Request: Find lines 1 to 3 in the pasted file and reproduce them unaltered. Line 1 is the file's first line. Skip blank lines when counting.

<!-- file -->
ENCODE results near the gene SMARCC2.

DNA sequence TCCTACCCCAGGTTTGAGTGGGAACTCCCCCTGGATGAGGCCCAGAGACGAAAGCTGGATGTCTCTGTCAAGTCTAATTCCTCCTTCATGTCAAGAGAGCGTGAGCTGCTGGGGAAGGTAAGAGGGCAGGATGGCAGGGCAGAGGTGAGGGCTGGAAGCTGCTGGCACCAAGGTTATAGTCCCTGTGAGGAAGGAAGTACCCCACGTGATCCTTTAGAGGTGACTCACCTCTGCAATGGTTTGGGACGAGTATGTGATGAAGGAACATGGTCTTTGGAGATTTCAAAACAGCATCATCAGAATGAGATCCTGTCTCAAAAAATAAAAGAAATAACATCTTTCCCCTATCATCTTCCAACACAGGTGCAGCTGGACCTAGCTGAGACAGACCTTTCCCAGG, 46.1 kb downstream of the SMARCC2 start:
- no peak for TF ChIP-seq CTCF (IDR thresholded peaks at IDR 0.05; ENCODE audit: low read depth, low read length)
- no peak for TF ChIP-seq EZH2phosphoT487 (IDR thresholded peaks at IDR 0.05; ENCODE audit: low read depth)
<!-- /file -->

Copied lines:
ENCODE results near the gene SMARCC2.

DNA sequence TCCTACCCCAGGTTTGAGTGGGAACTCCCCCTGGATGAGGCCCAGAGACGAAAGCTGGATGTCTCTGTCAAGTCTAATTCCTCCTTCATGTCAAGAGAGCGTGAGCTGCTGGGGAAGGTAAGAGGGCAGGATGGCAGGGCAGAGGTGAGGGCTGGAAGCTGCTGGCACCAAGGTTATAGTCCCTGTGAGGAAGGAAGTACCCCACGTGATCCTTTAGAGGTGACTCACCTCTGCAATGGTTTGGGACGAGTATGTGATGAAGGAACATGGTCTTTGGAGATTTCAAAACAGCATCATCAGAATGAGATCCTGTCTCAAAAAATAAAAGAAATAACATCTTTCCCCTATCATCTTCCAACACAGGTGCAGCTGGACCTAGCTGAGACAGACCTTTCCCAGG, 46.1 kb downstream of the SMARCC2 start:
- no peak for TF ChIP-seq CTCF (IDR thresholded peaks at IDR 0.05; ENCODE audit: low read depth, low read length)